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If there's a Doheny desalination plant, South Coast Water District wants to build and run it

If there's a Doheny desalination plant, South Coast Water District wants to build and run it
The proposed Doheny Ocean Desalination Project would sit on South Coast Water District property near San Juan Creek in Dana Point. South Coast board members would want the district to design and operate the plant instead of a private company. (Courtesy of GHD Woodhead)

If a desalination facility is built in Dana Point, the South Coast Water District board wants the district to design, build and operate it.

Board members on Wednesday unanimously agreed with General Manager Andy Brunhart's recommendation that the district take ownership of a possible plant instead of partnering with a private company.

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The vote quashed the possibility that South Coast, which serves 35,000 customers and 1,000 businesses in South Laguna, Dana Point, San Juan Capistrano and San Clemente, would partner with a private entity, such as Poseidon Water, which wants to build a desalination facility in Huntington Beach that could produce 50 million gallons of drinkable water per day.

Poseidon approached South Coast last year about a possible partnership.

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The board did not vote on the amount of water it would want the facility to produce, nor has it approved the proposed Doheny Ocean Desalination Project.

Board members noted South Coast's current dependency on imported water as reason to look for other means of supplying water to customers.

The district imports 80% of its water from Northern California and the Colorado River. Brunhart said the water supply could be cut off if a large earthquake severed pipelines.

Wednesday's public meeting was the seventh meeting or workshop since April 2016 about the proposed project, which would use slant wells to extract water from underneath the ocean floor at Doheny State Beach.

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The facility would sit on 30 acres of district-owned property near San Juan Creek.

The district has offered alternatives for a facility that produces 3, 5 and 15 million gallons of water per day. Brunhart has said that a plant producing 5 million gallons would satisfy the district's current needs.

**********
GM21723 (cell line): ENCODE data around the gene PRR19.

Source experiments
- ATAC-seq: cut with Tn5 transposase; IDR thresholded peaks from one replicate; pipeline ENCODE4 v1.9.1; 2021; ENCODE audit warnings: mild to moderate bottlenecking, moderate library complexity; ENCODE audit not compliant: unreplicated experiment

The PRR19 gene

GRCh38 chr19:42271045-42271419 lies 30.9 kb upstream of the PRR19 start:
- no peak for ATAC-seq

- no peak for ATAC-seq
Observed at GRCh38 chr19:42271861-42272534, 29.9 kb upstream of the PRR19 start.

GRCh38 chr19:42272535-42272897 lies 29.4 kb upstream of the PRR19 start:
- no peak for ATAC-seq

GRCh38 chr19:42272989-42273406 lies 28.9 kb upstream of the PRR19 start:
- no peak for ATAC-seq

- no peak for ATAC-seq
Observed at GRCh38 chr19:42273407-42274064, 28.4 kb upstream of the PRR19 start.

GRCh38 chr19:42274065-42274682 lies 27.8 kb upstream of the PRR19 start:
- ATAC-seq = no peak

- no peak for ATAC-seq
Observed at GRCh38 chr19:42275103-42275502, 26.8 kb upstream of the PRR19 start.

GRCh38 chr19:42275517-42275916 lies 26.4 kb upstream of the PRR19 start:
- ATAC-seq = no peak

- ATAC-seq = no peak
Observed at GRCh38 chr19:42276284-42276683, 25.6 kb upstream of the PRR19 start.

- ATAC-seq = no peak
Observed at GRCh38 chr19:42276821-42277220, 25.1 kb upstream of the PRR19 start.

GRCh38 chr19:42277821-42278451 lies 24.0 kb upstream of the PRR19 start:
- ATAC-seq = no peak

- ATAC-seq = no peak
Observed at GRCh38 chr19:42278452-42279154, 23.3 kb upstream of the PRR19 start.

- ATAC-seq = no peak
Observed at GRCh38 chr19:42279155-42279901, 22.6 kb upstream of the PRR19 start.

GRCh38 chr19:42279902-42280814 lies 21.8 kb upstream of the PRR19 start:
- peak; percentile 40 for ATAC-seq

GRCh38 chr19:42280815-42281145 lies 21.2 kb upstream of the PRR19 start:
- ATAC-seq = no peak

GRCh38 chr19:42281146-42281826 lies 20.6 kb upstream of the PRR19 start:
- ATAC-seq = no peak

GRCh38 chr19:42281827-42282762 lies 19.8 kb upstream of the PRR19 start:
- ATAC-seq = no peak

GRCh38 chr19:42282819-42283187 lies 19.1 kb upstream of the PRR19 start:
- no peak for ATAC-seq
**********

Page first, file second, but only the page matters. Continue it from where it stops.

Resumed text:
"Let's roll up our sleeves and work hard to get to the point of hopefully having some takers of the water," board member Rick Erkeneff said.

Board member Bill Green expressed interest in a financial model that would combine district and private equity money to build the project, a scenario South Coast refers to as hybrid financing. South Coast could secure financing with a 30-year fixed state loan with a 2% interest rate if it owned the facility.

A South Coast-owned facility would yield lower water costs than a plant owned by a private company from which the district would purchase water. South Coast admitted it would assume greater risk if it owned the plant instead of a private entity.

For example, an average customer in tier 2 of the district's tiered-rate structure would pay $7.08 more per month on his or her current water bill with a facility that produces 5 million gallons per day under the hybrid financing model compared to the current imported water cost, according to district statistics.

Under a public-private partnership, the same customer would pay $22.09 more than the current charge for imported water.

Though Wednesday's discussion centered on desalination, board member Dennis Erdman urged his colleagues not to lose sight of other means of providing water to customers.

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"For a long time I've advocated a portfolio approach, to make the recycled water program more robust, to look at indirect or direct potable reuse," Erdman said. "Desalination may be a part of that portfolio, if we get partners to participate."

South Coast was one of five agencies interested in desalination in 2005, when test drilling began at the mouth of San Juan Creek to gauge whether the area could support a below-ground intake system. Results affirmed that it could support a system.

But interest waned in the last handful of years as districts either boosted conservation or secured other sources of water such as groundwater.

The Doheny project caught the recent attention of the Santa Margarita Water District.

"I believe all water projects that bring new water to South [Orange] County are important," Santa Margarita Water District board member Saundra Jacobs told South Coast's board. "In January we will have our strategic planning workshop and put [desalination] back on the table for our board members to discuss. You ultimately need to do what is best for South Coast."

Brunhart will now seek proposals from legal firms who specialize in design-build-operate contracts. A draft environmental impact report is being prepared.

Twitter: @AldertonBryce

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